Incentive regimes not only shape workers’ incentives, but also induce worker sorting. Past research finds that workers sorting into high-powered, contingent or competitive regimes tend to be relatively productive. The reasons for higher productivity, however, have not yet been fully understood. These sorted workers tend to have higher raw skills, but also differ on attitudes, preferences and behavioral inclinations. This paper presents results of a field experiment which allow us to precisely distinguish the effect of sorting on the basis of preferences and attitudes — “tastes” for the regime — from the effects of sorting on the basis of raw skills. Further, we contrast these sorting effects with that of varying formal cash incentives. The experimental context is a competitive on-line contest in which elite software developers solve a challenging algorithmic problem over 10 days, competing in independent groups of 20. The effect of sorting on taste, holding raw skills constant, was large. Problem-solving performance doubled when comparing sorted workers with those who were precisely matched on skills but otherwise unsorted. The effect is entirely explained by the higher effort (hours worked) of those sorting on taste, rather than unobserved skills. This effect was roughly the same magnitude as varying the cash prize of a group from $0 to $1000. The effect of skills-based sorting was an order of magnitude smaller than that of sorting on taste. Thus the behavioral implications of sorting were considerably larger than the “compositional” implications of sorting on raw skills and human capital in the classical sense.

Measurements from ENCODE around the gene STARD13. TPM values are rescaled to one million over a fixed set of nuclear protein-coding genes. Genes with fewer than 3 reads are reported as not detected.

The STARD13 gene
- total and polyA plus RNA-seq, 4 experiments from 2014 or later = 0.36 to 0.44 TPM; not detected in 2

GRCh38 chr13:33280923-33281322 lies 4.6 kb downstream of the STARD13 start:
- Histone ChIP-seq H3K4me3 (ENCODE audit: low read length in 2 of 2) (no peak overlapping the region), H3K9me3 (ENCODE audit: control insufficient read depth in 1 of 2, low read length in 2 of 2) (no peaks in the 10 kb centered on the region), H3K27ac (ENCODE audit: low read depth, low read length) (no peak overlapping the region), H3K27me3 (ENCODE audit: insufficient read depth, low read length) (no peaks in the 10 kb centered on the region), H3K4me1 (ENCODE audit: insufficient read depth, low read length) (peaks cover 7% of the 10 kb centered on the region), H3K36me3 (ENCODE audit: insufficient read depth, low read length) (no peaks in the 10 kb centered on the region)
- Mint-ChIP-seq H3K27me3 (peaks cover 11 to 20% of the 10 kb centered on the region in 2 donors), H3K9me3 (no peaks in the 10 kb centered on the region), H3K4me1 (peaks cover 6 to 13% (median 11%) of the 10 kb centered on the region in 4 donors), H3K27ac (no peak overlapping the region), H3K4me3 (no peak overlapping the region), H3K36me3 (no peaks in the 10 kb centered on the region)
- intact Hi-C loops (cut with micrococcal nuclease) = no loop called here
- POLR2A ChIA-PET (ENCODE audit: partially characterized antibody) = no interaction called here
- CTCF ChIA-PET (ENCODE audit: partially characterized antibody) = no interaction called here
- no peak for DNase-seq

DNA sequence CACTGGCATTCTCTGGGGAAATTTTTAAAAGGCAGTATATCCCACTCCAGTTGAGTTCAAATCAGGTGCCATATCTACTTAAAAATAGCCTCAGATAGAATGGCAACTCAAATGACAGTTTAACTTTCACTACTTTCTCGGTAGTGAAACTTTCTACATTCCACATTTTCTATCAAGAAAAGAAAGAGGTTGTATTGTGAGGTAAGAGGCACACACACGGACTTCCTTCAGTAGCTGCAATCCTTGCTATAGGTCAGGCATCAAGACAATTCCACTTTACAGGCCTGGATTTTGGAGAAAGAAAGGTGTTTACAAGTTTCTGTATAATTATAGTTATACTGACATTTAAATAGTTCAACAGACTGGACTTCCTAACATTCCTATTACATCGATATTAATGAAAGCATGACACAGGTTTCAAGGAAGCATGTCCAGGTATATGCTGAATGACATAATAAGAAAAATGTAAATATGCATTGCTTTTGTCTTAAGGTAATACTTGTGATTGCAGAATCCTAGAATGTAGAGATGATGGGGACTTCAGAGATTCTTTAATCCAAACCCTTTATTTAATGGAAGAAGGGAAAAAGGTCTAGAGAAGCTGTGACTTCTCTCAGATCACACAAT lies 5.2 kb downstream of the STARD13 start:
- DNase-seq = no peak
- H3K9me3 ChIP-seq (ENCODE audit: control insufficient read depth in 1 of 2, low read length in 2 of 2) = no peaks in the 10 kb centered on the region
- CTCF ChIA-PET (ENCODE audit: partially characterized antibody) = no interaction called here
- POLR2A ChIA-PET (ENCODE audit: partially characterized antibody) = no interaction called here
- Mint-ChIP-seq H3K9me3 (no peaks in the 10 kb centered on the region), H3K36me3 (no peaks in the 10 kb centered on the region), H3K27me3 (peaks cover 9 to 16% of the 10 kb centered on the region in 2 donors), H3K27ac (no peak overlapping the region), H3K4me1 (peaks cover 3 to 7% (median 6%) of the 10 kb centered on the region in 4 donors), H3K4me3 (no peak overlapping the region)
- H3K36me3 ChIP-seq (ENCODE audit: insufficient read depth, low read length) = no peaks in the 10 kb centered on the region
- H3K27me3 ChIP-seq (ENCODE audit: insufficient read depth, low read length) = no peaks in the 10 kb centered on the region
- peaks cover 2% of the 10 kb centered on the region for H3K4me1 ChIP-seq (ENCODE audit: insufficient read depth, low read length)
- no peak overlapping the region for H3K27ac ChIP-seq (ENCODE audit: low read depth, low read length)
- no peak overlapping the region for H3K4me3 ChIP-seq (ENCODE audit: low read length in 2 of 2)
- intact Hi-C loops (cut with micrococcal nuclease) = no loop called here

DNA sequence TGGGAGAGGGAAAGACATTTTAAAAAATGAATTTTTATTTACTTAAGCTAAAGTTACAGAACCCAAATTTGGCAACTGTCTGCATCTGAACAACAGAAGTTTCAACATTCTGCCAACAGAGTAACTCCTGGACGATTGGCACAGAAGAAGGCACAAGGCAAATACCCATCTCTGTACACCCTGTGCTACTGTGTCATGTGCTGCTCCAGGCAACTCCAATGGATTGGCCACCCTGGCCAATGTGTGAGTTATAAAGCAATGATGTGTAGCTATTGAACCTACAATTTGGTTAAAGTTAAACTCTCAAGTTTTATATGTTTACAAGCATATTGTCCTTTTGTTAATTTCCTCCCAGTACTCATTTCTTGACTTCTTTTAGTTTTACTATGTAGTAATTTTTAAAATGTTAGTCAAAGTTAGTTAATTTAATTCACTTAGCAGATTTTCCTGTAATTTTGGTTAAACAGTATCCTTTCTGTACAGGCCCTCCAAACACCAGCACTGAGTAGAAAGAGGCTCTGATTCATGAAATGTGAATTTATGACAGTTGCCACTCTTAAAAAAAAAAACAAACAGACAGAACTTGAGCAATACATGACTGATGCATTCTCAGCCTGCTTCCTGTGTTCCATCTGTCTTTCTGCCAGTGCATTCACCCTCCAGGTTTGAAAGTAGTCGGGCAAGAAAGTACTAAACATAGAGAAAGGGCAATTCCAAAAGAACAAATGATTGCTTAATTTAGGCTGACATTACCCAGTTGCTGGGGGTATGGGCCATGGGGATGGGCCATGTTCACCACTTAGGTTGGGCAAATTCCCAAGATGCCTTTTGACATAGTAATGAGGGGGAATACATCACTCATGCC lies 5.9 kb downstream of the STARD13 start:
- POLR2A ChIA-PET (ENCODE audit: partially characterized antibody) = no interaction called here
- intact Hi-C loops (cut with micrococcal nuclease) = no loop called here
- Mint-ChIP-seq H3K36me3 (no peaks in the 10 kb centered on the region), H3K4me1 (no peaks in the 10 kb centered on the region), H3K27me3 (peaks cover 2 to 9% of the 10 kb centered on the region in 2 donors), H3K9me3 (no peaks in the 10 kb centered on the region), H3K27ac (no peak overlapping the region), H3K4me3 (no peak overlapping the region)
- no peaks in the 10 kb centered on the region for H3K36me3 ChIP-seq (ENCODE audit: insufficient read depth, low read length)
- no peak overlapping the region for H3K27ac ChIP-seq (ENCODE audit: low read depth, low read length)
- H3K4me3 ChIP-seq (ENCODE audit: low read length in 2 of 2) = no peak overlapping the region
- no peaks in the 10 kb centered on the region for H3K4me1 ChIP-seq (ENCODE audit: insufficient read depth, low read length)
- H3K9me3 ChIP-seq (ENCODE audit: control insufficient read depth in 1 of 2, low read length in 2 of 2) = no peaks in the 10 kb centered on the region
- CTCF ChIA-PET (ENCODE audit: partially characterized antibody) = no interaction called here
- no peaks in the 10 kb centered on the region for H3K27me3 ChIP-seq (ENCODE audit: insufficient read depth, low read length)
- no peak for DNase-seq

Problem Solving Score: Numerical score awarded to a solution as an assessment of overall quality, based on automated test suite. Number of Submissions: Number of solutions submitted to be compiled, tested and scored by an individual participant during the course of the experiment. Hours Worked: Number of hours worked by an individual participant during the course of the experiment.
The effect of sorting on the basis of a preference for competition is large. Even after controlling for the skills of sorted individuals with the matching procedure, sorted workers still achieved roughly twice the problem-solving performance as unsorted workers. Estimated effects should be considered conservative since workers across the economy sort entirely across many dimensions such as industry, entrepreneurial firms, government bureaucracy, academia, etc. Performance differences are caused by differences in effort-level choices (behaviour). Performance differences were not related to unobserved differences in skills or productivity. Tastes for the competitive contest regime are associated with differences in underlying attitudes, preferences, and psychological and behavioural differences. The presence of cash incentives had the same magnitude of effect - a doubling of problem solving performance - as the preference for the competitive regime. Skills-based sorting is important and significant, but impacts performance by only 5%. The effect of sorting on skill was highly complementary with cash incentives, thus the presence of high-powered incentives is necessary to benefit from the effects of skill based sorting.